Samsung’s US Galaxy Nexus ban temporarily lifted
Last week, AppsTech mused that Samsung was “in the patents equivalent of the last chance saloon” amidst their bitter battle with Apple.
Whilst Samsung hasn’t won the battle or the war, they’re ready to fight another day for now with the news that an American court has temporarily agreed to Samsung’s stay on the Galaxy Nexus US ban.
The Northern District of California court said, in a brief order, that Samsung’s preliminary injunction was temporarily stayed until Apple’s response had been received by the court so, for now, the Galaxy Nexus is back on sale in Google Play.
Apple has until July 12 to respond to the stay, which lasts as long as the Federal Circuit takes to decide on Samsung’s application to stay for the entirety of their appeal.
In other words, the reprieve is about as temporary as it gets – but it’s a start for the Korean manufacturing giant, on the day that the company announced a record $5.9bn (£3.8bn) quarterly profits due to “soaraway” sales of Galaxy smartphones.
This is merely the latest scene in the long-running patent feud between the two companies. Apple and Samsung have always had an Odd Couple-style relationship, mainly due to the Koreans being one of Apple's main component manufacturers.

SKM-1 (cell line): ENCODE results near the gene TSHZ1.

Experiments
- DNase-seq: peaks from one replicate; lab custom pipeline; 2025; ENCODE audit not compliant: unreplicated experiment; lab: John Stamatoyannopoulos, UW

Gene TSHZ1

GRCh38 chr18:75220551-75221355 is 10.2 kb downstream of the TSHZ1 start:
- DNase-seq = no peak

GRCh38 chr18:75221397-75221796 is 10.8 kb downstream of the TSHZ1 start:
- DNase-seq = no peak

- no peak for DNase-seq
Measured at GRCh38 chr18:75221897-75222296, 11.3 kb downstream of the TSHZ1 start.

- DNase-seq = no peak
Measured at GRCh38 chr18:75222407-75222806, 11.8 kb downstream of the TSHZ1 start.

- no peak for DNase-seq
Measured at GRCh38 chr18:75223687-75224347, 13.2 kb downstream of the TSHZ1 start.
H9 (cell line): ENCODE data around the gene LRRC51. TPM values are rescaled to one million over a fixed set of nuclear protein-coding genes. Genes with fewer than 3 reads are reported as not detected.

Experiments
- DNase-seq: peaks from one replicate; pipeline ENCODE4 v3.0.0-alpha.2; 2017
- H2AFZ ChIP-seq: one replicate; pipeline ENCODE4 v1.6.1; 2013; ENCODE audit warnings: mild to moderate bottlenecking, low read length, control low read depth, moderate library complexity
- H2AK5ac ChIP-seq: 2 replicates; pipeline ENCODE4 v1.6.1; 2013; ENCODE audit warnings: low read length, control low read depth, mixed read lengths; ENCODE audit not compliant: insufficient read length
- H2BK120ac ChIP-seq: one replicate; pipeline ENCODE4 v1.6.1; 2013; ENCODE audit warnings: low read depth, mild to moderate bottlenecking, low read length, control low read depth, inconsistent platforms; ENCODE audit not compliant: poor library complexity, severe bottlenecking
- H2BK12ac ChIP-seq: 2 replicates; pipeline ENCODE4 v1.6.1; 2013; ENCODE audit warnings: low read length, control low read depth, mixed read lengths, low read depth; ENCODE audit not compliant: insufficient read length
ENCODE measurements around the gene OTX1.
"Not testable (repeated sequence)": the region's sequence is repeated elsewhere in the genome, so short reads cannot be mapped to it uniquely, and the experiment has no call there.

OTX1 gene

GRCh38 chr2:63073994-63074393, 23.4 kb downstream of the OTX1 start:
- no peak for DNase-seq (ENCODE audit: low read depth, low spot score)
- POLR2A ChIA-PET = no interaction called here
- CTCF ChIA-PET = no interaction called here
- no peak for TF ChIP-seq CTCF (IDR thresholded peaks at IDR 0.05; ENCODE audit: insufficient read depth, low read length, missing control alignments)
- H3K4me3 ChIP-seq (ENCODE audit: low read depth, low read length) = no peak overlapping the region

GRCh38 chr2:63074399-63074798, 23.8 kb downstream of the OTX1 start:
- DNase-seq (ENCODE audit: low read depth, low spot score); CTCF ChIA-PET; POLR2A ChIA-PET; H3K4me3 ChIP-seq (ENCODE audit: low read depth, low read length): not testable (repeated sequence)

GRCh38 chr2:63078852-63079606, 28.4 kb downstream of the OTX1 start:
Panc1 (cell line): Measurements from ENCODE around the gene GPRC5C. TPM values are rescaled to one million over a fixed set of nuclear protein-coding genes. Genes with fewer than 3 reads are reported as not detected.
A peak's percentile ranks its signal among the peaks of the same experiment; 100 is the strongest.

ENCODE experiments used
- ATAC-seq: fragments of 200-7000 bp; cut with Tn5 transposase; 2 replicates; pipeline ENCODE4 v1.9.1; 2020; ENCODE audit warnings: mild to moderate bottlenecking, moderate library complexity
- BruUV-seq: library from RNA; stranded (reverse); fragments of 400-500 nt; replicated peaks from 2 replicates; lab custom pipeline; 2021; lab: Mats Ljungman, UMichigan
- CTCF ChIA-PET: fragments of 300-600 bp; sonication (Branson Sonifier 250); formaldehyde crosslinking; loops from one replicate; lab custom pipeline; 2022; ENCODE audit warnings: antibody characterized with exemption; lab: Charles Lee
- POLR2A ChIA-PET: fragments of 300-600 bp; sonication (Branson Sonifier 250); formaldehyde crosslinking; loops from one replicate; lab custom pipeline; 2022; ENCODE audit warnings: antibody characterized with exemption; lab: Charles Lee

Florian Mueller, patents authority and author of FOSS Patents, said at the time of the original pre-court banning there was “no question” that Samsung would move for a stay, and now notes that this latest decision “allows Samsung to minimise the disruption that the injunction causes”.
This will somewhat make up for the news earlier in the week that Samsung’s appeal for the Galaxy Tab 10.1 ban to be overturned in America was thrown out.
Mueller notes: “It would be mistaken to conclude from this temporary stay that Samsung is very likely to win a stay for the duration of the appeal.
“But there’s no question that its motion to stay the Nexus injunction is clearly more likely to succeed than the one relating to the Galaxy Tab 10.1,” he concluded.
So, in the words of FOSS Patents, this is an “on again, off again” case. But does it continue to highlight the flaws of the patent system in a fully digital age?